A whole lot has changed in the past three months.
As far as understatements go, that one outdoes most — but it still bears mentioning, given that Thursday marks precisely three months since the World Health Organization declared the coronavirus a global health emergency.
On Jan. 30, the new pathogen was just beginning to leap the borders of China, where the first cases of the outbreak had been reported in and around the city of Wuhan. The death toll still numbered in the hundreds, and the number of confirmed cases outside the country hovered just around 100.
"We are in great shape," President Trump said of the U.S. in an interview on Fox News that same day.
Three months later, the number of confirmed cases globally stands at more than 3.2 million, according to data compiled by Johns Hopkins University, and the virus has been reported in nearly every country in the world. The U.S. is now grappling with by far the world's biggest reported outbreak — with more than 1 million confirmed cases and a death toll north of 60,000.
That span has also seen relations sour between the Trump administration and the WHO, which Trump criticized earlier this month for being "China-centric" and for having "called it wrong." And he has suspended U.S. contributions to the WHO, which represent more than 14% of the United Nations agency's total funding commitments.
In anticipation of the three-month anniversary of declaring the highest level of emergency, WHO Director-General Tedros Adhanom Ghebreyesus on Wednesday defended the organization's response to the pandemic with an item-by-item rundown of its early efforts to slow the virus' spread.
"In the three months since the Emergency Committee last met WHO has worked day in, day out to sound the alarm, support countries and save lives. We have worked with countries to help them prepare and respond. We have brought countries together to share experiences and lessons learned," Tedros said. "We have brought together thousands of experts to analyze the evolving evidence and distill it into guidance."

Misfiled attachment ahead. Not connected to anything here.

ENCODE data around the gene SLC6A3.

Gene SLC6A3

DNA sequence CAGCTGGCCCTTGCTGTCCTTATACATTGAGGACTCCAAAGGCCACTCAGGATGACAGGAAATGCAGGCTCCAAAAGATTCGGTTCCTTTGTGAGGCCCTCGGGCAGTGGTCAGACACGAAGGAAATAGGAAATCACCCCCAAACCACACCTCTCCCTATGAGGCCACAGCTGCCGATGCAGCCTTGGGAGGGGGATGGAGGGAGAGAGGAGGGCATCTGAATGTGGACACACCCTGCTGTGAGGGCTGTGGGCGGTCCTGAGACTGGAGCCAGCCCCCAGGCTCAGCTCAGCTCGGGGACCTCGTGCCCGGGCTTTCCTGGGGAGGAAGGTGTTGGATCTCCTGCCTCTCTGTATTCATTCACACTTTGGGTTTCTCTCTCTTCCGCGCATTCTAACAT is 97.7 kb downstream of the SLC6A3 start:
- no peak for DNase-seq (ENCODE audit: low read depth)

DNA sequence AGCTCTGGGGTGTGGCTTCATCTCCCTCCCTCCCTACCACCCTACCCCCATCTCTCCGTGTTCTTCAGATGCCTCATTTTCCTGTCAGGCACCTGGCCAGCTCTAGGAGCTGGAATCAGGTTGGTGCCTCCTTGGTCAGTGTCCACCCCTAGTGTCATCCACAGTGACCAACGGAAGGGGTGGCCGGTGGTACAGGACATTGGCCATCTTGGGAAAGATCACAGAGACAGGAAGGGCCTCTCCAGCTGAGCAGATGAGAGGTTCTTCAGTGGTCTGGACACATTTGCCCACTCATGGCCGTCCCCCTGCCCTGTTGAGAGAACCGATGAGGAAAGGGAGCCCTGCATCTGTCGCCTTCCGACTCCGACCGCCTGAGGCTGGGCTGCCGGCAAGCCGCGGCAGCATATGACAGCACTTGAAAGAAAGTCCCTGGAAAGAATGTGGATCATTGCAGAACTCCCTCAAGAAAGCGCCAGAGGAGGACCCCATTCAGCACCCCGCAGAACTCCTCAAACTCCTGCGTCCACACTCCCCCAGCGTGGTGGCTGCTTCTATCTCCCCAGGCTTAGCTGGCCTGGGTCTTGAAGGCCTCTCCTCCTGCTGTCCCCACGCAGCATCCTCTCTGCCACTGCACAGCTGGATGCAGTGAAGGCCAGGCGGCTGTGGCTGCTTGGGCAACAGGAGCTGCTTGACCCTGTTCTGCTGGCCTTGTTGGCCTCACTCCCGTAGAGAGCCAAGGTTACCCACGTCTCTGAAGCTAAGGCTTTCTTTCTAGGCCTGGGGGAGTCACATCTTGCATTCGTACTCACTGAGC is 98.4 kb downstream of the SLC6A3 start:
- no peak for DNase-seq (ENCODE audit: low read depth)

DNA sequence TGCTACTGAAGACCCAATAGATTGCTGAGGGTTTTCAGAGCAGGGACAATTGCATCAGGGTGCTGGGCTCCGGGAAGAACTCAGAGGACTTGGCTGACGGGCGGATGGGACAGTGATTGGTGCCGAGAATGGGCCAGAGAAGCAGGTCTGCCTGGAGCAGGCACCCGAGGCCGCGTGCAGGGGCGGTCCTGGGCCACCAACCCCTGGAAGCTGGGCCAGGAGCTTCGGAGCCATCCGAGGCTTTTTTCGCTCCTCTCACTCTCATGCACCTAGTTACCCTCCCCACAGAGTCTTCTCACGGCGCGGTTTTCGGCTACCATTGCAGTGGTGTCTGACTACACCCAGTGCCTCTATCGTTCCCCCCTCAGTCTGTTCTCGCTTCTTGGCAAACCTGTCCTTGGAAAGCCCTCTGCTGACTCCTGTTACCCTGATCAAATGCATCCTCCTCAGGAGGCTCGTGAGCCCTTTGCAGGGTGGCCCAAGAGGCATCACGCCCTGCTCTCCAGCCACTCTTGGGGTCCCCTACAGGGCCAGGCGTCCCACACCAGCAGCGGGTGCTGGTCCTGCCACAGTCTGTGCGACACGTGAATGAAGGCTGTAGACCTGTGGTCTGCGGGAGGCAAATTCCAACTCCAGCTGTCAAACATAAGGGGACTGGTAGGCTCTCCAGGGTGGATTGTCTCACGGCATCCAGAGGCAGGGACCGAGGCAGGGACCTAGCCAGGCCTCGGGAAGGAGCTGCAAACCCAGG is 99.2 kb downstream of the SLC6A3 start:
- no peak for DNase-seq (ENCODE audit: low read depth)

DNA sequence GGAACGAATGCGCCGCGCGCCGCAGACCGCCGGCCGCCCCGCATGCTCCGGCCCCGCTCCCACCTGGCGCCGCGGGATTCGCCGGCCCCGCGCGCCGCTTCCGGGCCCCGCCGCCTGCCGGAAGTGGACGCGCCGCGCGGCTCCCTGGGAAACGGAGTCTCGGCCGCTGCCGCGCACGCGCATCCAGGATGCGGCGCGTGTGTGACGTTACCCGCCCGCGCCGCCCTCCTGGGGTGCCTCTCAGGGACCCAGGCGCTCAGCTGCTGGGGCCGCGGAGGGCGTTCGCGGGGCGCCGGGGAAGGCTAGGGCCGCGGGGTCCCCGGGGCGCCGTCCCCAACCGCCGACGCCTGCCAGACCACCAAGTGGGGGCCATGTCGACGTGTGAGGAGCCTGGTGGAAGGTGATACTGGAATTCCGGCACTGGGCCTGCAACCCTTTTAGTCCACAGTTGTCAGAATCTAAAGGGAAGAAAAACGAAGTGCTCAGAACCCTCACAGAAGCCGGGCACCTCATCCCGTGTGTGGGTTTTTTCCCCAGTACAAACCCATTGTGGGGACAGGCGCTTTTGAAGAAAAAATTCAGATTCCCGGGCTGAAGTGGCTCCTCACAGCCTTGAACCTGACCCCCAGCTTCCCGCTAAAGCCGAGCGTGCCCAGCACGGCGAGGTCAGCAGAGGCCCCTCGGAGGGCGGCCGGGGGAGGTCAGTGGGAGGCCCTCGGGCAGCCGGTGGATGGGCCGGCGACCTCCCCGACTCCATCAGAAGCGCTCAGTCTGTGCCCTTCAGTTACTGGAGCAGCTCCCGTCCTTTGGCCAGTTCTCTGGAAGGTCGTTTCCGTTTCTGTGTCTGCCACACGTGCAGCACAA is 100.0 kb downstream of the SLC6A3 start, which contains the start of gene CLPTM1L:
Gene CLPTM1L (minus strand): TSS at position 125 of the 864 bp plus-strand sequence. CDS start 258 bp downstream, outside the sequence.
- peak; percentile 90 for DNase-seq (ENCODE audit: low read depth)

As of Thursday, the world appears to stand at something of an inflection point.
The signs for concern are inescapable. Countries that had previously seen relatively low numbers of confirmed cases, such as Brazil, are now struggling with "nightmarish" outbreaks, and global health authorities fear that the effects of the virus — both physical and economic — may cause the deaths of at least 300,000 people across Africa. In the U.S., the response to the coronavirus has exposed racial, socioeconomic and criminal justice disparities across the country.
What's more, even as political leaders in the U.S. voice their hopes that the country is turning a corner — with new cases beginning to taper in some hot spots and several governors moving toward lifting broad social distancing restrictions — health officials such as Dr. Anthony Fauci, head of the National Institute of Allergy and Infectious Diseases, expect that a second major wave of infections is "inevitable."
Still, the antiviral drug remdesivir has shown promise in a major clinical study, demonstrating signs of helping COVID-19 patients recover more quickly in preliminary results.
And gestures of global solidarity offer hope for the world's ability to come together in common cause against the virus, Tedros said.
"We have watched with admiration as the world has come together in solidarity to fight this common enemy. We share the grief and pain of so many people around the world, and we share the hope that we will overcome this pandemic together," he said.
"There is one thing we haven't done: We haven't given up, and we will not give up."
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